This is a repost from 2009, imported from my old Last.FM profile traindriver. Some of the issues described in this blog entry has been addressed by Last.FM, thank you!
One of the nagging problems with Last.fm is the system's inability to determine just which artist you are listening to for sure. What do I mean with that? Well, take Bulldog Breed
for instance, there are two bands by that name, one (the original) is a psychedelic band and another (the ursurper) is a nationalist haterock
band; and to make matters worse, they both released an album by the same name, Made in England
, thirty years apart. The only distinction is the record labels: Deram
and Final Conflict
, the latter is the fund-raising mechanism for the outlawed British white supremacy
terrorist organisation, combat 18
At the time I wrote this, Bulldog Breed
's Swedish-language version artist page
, currently features the racist band-version but has the presumably, non-racist 60's band's Made in England
album cover art as main picture
When one of us Last.fm:ers scrobbles
a track (uploads listening data), Last.fm's servers will create (if it doesn't already exist) an artist page for that track's artist name, an album page for that track's album name, and a track page for that track's name. If any of these pages already exists, Last.fm will instead increase the play count on the corresponding page. As far as the server is concerned, there is only one band called Bulldog Breed
and they are both it! Now in Swedish Bulldog is actually spelt with two g's as "bulldogg", hence the rock band Agent Bulldogg
. If a scrobbler had misspelled (whether deliberate or not) the artist name of "the Breed band" then Last.fm would create an artist page with the misspelling too!
One of the severe limitations of Last.fm is that it's servers were designed for the English (British) alphabet only, i.e. 26 characters a-z. My Swedish language has 28 characters, a-z + å, ä & ö (but no w), these additional characters are a conundrum to the Last.fm server. Take my favourite trallpunk
for instance, there is user pages for Ölhävers, Olhävers
- and confusingly - separate pages for ölhävers
? Each form of capitalisation of the extended characters is treated as an unique symbol... Even worse is when the scrobbler's computer failed to recognise an extended character-set and saved an artist or track name, using "nonsense" characters such as ÷ or l. Simply inserting a stop or a space in the wrong place can throw the listings into disarray, as can using the ss instead of the German ß, or c instead of the French ç or an "and" instead of the ampersand (&).
Then there are the languages; imagine you've bought a newly produced album from the classical genre label Decca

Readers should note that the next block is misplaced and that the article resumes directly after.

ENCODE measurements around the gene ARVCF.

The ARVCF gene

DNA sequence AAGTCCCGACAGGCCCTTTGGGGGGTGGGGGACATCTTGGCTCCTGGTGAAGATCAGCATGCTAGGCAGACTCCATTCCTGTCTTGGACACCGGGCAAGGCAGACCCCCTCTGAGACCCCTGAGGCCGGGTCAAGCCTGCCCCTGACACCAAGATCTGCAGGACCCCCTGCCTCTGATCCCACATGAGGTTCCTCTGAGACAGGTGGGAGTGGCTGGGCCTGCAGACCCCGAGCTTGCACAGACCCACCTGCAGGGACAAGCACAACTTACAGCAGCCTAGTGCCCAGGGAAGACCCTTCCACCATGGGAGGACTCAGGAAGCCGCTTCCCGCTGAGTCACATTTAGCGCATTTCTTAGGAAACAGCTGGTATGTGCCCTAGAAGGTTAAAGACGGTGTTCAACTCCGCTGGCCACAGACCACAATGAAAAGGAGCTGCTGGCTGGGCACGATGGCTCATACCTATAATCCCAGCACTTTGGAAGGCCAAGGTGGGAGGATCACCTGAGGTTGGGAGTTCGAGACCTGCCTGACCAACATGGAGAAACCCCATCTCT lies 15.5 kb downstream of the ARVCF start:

, by russian composer Peter Tchaikovsky
, what artist name will you save him by in your computer (i.e. in itunes
) so that he gets scrobbled correctly? The are no fewer than 52 versions currently on Last.fm, that's 52 artist pages for one single composer. The question is whether he should have an artist page at all, he doesn't play any recorded music, he compose
d it. Other artists (soloist
s and orchestra
s) performs it. After all, the pop
artist Louise Veronica Ciccone
) didn't compose many of her songs, yet we credit her as the artist, not "her" songs' composers: Stuart Price
, Benny Anderson
, Björn Ulvaeus
, Steve Winwood
, Mirwais Ahmadzai
, Jem Griffiths
, Guy Sigsworth
and Monte Pittman
, to mention a few.
Back to our Пётр Ильич Чайковский
, that's right, that's how you write his name in his own language! Transliterated into the latin alphabet his name is suddenly spelled "Pyotr Ilyich Tchaikovsky
" and this is where the real headache surfaces... There is no Latin character J in the Cyrillic alphabet, instead they use Y or Ü rather, so Пётр becomes Pyotr, which when Anglicised becomes Pjotr, whose English equivalent is Peter. I don't know about you, but when I scrobble music to Last.fm its so I can log who I listen to and see how my listening compares with my friends, and to see how popular artists and tunes are by their play counts. But when the song or artist name originates outside basic English their statistical gathering becomes very complicated. Should I save non-Latin based names in their original form or in a Latinism form or translate them to my language?
Generally speaking I tend to research non-English names to see which version is the most common on Last.fm and then impose that as the naming standard for that artist or composer. Hence why all my Tjajkowskij tracks are saved in Cyrillic whilst the Polish artists are saved with the extended Polish alphabet, Arabic in Arabian font and Swedes in Swedish, but Asian artists I generally save by their Anglicised names.
There ought to be an universal standard for naming bands and tracks, the problem is, in whose